Fifteen years ago in 2001, the Netherlands became the very first country in the world to legalize same-sex marriage. Amsterdam’s permissive attitudes, however, have a much longer history – homosexuality was decriminalized over two centuries ago in 1811, and in 1927, the first gay bar was established here and is still going strong.
These are just some of the more prominent milestones for gay rights that Amsterdam has borne witness to, and with such a long and rich history of LGBT-friendly attitudes, it is no surprise that the city is arguably one of the most attractive cities across the globe for a LGBT holiday.
Perhaps no event symbolizes the freedom of expression and lifestyle of Amsterdam more than the Amsterdam Gay Pride parade. Held in either late July or early August, this carnival of hedonistic revelry is a massive party that attracts close to half a million thrill seekers every year. Watch, cheer and participate in this decadent escapade known for its dance and trance music floats. Almost-nude dancers are a given, which is always a good thing.
LGBT-friendly dance events can hardly be said to be restricted to the Pride parade – Amsterdam is chock full of prominent clubs where you can let your hair down and party the night away. Club NYX, the phoenix from the ashes of the iconic Club Exit, is spread over three floors, each with its unique vibe. The ‘Church’ club is similar but more oriented towards the drag scene.
For a more conversation-friendly environment, Mankind, Prik and Queen’s Head are three excellent options that serve up excellent, affordable fare as well as a conducive ambiance. You don’t, however, need to search for a rainbow flag to have a good time out in the city – it is virtually gay-friendly throughout. It would be advisable, though, to avoid areas with high immigrant populations.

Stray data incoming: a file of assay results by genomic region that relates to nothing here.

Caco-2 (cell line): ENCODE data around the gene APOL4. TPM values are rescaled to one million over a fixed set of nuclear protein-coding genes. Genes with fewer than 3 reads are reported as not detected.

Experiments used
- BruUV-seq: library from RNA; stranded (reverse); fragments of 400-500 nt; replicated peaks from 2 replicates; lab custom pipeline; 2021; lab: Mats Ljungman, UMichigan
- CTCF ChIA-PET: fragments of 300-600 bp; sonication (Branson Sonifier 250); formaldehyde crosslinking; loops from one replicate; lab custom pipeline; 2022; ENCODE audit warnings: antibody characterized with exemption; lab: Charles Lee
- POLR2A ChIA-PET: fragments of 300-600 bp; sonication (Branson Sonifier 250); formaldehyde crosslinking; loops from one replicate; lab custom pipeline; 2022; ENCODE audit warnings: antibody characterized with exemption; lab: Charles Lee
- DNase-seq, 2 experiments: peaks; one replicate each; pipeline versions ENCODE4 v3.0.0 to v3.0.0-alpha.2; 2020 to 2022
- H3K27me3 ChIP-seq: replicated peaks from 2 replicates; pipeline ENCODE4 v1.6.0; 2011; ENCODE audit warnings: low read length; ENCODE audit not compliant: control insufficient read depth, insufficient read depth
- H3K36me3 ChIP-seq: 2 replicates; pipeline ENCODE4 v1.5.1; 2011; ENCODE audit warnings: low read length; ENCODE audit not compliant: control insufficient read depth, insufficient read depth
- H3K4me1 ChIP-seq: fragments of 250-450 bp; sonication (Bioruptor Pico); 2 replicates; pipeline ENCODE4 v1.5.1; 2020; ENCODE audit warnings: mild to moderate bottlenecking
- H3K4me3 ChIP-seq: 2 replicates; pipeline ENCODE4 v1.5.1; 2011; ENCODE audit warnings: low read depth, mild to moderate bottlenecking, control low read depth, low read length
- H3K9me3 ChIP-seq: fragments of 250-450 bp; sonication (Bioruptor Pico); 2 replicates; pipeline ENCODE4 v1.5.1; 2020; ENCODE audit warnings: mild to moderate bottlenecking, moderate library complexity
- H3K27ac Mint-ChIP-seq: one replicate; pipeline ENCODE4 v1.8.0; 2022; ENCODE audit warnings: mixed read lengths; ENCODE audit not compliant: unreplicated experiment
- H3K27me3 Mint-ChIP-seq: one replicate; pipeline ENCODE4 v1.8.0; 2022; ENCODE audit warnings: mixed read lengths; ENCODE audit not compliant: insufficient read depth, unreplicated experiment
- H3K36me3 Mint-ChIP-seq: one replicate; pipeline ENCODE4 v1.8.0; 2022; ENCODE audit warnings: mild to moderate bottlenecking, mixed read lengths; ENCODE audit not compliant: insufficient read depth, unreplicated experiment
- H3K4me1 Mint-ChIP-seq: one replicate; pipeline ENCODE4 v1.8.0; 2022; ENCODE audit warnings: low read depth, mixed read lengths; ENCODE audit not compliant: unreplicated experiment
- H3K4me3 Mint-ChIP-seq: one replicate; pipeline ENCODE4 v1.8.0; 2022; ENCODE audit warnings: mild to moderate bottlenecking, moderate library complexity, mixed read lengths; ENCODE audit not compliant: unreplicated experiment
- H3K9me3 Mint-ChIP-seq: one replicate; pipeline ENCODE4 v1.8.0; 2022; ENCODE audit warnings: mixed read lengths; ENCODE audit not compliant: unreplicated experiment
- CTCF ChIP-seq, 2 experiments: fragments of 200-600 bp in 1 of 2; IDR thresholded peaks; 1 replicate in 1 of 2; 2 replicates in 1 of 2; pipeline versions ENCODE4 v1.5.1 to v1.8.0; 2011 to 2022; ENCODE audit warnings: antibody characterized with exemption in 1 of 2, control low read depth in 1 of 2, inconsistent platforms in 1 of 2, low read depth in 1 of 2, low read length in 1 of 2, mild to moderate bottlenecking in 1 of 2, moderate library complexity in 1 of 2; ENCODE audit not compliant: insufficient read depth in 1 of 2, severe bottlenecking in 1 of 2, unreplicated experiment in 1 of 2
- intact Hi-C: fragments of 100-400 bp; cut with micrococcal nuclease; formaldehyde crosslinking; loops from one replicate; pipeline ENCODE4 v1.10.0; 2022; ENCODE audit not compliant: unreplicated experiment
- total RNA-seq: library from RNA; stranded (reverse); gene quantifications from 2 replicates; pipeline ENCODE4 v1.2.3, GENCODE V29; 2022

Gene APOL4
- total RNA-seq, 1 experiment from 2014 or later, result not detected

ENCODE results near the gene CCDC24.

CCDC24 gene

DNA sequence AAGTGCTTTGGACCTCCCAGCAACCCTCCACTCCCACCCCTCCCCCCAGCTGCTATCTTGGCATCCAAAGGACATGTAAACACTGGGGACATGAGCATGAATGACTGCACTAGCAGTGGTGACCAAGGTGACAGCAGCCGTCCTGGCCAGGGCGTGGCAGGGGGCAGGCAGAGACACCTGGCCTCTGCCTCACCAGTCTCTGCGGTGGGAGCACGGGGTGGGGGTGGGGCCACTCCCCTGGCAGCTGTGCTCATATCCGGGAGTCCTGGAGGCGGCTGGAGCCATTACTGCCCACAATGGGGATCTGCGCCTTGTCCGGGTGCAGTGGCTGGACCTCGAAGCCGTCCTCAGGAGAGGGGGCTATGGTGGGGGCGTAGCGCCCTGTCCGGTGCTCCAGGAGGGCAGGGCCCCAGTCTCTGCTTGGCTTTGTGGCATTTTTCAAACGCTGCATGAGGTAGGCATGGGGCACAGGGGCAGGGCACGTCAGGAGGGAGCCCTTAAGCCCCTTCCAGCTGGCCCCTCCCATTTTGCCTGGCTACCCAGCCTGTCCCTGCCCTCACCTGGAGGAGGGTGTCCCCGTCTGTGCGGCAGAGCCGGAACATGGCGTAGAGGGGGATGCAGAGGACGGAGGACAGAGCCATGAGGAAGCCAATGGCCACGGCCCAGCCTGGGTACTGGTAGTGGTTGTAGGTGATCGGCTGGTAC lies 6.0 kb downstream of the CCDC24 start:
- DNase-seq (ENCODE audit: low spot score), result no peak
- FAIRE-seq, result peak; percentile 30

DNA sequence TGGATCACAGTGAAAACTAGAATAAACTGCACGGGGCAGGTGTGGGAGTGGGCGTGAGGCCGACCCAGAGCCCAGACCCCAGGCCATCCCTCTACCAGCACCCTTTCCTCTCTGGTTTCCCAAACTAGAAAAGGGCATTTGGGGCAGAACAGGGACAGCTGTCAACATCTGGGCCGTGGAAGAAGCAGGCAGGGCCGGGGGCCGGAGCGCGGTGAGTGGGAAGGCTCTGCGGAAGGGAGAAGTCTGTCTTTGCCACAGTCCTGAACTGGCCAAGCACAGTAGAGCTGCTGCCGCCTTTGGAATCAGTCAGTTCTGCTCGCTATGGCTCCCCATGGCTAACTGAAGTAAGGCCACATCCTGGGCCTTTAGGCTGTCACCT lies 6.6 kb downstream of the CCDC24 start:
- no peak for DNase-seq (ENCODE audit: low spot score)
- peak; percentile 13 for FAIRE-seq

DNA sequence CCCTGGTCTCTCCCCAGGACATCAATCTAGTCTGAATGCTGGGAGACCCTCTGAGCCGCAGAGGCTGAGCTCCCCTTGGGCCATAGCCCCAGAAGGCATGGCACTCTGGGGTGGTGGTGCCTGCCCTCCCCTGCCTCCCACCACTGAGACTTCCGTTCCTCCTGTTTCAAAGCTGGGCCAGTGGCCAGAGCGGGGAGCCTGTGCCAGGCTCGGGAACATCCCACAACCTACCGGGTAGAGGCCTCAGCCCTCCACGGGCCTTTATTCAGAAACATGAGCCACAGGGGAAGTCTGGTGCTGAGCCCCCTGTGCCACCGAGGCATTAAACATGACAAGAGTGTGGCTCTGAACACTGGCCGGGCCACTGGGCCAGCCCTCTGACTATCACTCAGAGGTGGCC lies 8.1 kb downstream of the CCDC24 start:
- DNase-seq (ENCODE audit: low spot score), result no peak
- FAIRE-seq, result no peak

On a deeper note, the Homomonument is a memorial to gay and lesbian individuals who lost their lives in World War II. In the shape of a pink triangle embedded in the ground in Wetsrkerk, its vertices point at the National War Memorial, the Anne Frank house and the building housing COC Amsterdam, the national gay rights organization.
A volunteer-run information kiosk for gays and lesbians called Pink Point is located in Westermarket. It is an excellent place to discover the latest activities going on in the community and to pick up flyers on where to go and what to do for your specific interests.
Overall, Amsterdam is probably one of the most appealing places to have an LGBT holiday because of the vibrancy and sheer variety of the local LGBT scene.